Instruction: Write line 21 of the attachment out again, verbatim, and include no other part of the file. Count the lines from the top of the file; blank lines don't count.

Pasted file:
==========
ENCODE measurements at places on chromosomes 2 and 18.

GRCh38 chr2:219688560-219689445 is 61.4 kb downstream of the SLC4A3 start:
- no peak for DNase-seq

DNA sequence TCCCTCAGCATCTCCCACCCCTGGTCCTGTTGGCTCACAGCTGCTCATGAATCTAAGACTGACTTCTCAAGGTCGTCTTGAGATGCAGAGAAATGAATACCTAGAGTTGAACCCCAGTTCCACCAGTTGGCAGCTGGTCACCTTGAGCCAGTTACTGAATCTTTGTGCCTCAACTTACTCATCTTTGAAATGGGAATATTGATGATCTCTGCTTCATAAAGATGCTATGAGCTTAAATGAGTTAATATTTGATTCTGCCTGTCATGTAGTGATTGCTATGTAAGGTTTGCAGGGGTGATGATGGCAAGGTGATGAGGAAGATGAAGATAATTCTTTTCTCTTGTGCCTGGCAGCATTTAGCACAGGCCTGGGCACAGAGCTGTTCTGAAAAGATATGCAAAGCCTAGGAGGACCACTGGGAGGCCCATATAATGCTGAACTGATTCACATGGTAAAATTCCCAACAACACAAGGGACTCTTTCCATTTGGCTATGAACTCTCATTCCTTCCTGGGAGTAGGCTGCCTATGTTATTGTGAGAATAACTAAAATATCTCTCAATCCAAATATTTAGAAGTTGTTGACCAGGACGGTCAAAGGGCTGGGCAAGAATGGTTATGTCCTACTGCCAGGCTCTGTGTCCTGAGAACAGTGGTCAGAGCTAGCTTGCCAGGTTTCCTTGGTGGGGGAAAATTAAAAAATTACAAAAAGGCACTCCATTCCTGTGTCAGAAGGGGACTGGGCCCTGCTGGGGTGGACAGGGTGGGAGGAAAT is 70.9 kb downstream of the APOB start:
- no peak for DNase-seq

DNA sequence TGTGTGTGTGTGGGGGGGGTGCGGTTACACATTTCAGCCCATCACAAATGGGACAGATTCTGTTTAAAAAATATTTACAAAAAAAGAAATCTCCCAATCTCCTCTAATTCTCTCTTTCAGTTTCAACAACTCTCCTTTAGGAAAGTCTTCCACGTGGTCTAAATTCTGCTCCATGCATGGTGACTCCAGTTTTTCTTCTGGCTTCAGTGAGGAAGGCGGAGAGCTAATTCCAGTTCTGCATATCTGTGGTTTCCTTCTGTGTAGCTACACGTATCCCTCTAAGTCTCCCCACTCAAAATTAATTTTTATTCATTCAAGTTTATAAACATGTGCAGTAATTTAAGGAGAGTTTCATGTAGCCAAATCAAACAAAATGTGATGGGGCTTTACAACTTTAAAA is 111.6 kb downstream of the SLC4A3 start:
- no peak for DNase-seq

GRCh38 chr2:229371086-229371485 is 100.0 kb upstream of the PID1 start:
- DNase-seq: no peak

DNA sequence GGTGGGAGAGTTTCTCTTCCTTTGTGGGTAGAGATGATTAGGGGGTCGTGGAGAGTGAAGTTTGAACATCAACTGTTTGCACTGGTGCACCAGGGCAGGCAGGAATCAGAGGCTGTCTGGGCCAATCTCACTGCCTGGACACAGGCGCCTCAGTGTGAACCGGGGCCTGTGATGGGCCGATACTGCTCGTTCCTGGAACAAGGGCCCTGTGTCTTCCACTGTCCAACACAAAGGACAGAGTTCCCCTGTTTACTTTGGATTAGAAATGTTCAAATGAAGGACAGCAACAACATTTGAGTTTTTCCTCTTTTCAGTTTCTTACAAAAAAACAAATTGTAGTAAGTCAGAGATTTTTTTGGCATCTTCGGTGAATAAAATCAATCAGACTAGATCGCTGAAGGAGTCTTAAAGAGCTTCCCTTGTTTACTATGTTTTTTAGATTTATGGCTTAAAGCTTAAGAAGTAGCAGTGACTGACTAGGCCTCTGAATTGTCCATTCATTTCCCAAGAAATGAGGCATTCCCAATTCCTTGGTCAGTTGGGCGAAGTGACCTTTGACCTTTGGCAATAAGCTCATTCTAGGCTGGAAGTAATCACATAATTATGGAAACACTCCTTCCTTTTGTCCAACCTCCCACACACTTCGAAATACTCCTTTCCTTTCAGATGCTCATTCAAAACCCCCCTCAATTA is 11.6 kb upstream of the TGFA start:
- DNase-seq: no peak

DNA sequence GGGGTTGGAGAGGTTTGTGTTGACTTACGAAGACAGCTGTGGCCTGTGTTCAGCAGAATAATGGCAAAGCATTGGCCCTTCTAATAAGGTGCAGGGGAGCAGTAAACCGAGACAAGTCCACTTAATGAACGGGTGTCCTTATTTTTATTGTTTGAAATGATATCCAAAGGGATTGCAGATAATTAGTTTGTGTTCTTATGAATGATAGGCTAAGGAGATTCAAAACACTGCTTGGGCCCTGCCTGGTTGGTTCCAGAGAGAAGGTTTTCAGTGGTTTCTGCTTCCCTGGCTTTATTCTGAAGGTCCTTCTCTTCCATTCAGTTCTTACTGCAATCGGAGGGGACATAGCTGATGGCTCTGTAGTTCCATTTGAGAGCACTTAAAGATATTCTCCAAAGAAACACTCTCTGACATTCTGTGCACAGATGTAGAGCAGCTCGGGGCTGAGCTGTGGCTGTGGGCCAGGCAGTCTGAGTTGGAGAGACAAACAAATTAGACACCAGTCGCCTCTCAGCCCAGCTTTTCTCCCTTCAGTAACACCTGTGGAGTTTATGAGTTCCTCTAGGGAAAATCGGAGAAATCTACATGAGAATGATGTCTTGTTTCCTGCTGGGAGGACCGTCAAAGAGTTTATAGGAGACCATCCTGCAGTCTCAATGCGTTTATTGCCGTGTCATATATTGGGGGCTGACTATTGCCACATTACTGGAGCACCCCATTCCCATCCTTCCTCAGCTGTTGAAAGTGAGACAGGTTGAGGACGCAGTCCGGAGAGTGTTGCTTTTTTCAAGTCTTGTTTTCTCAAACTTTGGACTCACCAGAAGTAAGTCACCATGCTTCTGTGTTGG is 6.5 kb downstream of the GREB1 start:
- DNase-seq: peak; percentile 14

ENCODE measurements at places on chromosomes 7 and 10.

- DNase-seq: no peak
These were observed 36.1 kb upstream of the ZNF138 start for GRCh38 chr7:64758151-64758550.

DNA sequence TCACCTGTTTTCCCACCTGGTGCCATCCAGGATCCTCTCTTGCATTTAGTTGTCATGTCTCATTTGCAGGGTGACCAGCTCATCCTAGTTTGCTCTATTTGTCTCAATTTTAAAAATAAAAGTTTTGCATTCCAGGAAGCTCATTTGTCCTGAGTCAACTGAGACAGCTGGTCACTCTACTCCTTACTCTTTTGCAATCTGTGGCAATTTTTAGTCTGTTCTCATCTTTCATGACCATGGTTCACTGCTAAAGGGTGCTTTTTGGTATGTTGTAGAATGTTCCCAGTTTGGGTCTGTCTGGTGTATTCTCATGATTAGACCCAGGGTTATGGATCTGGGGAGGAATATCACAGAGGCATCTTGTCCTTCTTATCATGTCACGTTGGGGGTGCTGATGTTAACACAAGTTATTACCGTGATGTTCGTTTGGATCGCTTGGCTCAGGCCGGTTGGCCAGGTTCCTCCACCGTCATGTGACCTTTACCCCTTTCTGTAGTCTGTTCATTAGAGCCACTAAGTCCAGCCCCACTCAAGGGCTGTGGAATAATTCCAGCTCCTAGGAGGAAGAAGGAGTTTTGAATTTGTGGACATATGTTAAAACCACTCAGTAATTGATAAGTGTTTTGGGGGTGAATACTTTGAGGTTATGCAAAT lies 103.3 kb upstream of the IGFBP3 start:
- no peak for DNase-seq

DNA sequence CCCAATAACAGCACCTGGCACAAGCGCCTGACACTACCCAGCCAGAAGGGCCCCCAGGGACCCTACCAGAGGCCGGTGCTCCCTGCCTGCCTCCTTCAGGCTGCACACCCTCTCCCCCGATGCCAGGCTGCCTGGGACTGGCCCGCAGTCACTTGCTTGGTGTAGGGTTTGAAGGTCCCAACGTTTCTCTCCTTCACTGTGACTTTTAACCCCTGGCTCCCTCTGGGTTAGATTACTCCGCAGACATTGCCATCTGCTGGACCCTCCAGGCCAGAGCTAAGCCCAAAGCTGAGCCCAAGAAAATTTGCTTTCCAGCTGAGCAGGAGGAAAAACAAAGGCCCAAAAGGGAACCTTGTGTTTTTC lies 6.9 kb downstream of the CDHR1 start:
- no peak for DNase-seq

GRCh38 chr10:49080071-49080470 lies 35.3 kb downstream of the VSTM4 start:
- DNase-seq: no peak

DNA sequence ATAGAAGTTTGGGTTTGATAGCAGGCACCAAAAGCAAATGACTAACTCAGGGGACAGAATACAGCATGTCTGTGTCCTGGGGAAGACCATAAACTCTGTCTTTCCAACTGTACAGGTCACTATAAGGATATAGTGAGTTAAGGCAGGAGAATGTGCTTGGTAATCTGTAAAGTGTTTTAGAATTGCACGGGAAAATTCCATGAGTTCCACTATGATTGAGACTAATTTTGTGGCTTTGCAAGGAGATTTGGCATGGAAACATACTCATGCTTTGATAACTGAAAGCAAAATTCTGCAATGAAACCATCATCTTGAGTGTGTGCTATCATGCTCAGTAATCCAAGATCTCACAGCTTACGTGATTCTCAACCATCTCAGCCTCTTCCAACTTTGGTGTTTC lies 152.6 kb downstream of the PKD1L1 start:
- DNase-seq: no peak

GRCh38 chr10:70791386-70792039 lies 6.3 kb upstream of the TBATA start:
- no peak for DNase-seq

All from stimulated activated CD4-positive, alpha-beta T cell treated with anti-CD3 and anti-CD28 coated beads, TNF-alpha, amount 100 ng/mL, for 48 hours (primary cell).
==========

GRCh38 chr10:49080071-49080470 lies 35.3 kb downstream of the VSTM4 start: